Insights for OCP Identification and Quantification in the Context of Apatite Biomineralization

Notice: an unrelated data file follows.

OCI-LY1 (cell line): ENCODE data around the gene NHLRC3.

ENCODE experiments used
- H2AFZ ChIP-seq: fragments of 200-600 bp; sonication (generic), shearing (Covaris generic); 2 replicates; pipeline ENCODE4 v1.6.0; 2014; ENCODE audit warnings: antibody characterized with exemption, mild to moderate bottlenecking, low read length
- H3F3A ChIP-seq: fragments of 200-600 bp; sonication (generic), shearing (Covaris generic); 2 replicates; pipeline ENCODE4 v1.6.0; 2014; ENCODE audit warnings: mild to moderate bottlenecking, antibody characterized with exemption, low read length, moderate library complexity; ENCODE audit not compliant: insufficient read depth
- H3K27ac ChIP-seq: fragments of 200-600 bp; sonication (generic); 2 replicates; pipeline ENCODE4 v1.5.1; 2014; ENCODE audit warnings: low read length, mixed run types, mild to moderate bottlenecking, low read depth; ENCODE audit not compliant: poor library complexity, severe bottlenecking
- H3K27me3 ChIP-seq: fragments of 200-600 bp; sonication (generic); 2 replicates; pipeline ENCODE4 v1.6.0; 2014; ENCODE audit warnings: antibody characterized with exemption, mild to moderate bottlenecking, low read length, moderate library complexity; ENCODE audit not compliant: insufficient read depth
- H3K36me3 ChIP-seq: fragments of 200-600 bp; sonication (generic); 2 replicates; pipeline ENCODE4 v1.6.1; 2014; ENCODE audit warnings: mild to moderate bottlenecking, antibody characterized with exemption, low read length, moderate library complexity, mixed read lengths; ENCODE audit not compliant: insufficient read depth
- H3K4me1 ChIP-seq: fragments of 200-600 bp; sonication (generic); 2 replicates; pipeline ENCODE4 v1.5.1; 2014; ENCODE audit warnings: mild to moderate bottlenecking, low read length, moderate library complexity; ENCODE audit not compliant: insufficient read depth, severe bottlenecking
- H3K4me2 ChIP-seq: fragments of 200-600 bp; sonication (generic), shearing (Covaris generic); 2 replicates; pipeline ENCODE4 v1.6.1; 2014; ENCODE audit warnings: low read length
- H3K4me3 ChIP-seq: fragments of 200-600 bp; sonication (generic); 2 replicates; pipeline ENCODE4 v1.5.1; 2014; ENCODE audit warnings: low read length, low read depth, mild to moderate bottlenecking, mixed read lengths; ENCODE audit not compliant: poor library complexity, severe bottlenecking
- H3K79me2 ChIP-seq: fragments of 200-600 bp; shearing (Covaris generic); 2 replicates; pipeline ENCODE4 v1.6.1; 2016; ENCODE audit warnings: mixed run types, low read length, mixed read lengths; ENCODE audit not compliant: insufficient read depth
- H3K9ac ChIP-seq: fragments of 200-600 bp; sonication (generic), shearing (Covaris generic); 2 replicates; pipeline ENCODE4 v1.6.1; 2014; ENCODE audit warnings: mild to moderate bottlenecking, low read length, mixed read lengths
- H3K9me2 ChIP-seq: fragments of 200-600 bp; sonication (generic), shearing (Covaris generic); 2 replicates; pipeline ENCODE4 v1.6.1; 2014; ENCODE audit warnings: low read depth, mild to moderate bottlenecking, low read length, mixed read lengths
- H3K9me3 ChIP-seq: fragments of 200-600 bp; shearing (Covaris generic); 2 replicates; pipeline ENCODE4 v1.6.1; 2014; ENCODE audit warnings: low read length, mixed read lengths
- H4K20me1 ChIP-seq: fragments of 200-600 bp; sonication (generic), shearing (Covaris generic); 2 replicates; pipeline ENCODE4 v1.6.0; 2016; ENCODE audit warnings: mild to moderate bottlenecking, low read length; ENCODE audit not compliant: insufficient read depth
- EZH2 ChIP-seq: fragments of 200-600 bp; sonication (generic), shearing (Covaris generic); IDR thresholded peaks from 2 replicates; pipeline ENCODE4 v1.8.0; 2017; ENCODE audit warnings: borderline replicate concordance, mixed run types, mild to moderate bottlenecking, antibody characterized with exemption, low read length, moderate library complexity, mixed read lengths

Calcium phosphates (CaPs) are one of the major mineral families of wide interest in biomineralization and biomaterials development. The identification and quantification of the different CaPs phases (crystalline and amorphous) remains a major challenge in both in vitro and in vivo systems. This work aims to provide critical analysis of the different characterization techniques, Raman spectroscopy, solid-state NMR spectroscopy (ssNMR) and X-ray diffraction (XRD) that are used for the discrimination of octacalcium phosphate (OCP) from hydroxyapatite (HAp). Although remaining not suitable for quantification purpose, Raman allows the detection of quite low amount of OCP (~10 wt%) in presence of biomimetic carbonated apatite (cHAp), providing that the (HPO4) contribution of weak intensity from OCP at 1008 cm-1 is observable or that spectral decomposition is performed. At reverse, the quantification of OCP in proportions down to 10 wt% is easily performed with 31P solid state NMR. Opposite to solid state NMR, Raman can be implemented under in situ conditions to follow the time dependence of the biomineralization process without any sampling perturbation. An approach combining the advantage of in situ micro-Raman spectroscopy and the sensitivity of ex situ solid state NMR was used to monitor the formation of biomimetic carbonated apatite from an acidic aqueous solution of phosphate, carbonate and calcium ions. In relationship with the progressive increase of pH, we identify the transient phases, precursors of cHAp: it is shown that an amorphous calcium phosphate phase (ACP) is first formed and subsequently transformed into OCP that then progressively turns into cHAp. Finally, powder X-ray diffraction coupled to Rietveld refinement was found very powerful to quantify very few amount of residual OCP in cHAp (down to 2 wt%). Upon the OCP transformation into cHAp, the decrease of the relative intensity of the (100) diffraction peak of the transient OCP phase was ascribed to an alteration of its hydrated layers, related to an incorporation of water molecules and/or carbonate anions upon reaction time. Such carbonate uptake in the course of transformation of OCP into cHAp could explain the origin of carbonate substitutions in the final biomimetic carbonated apatite.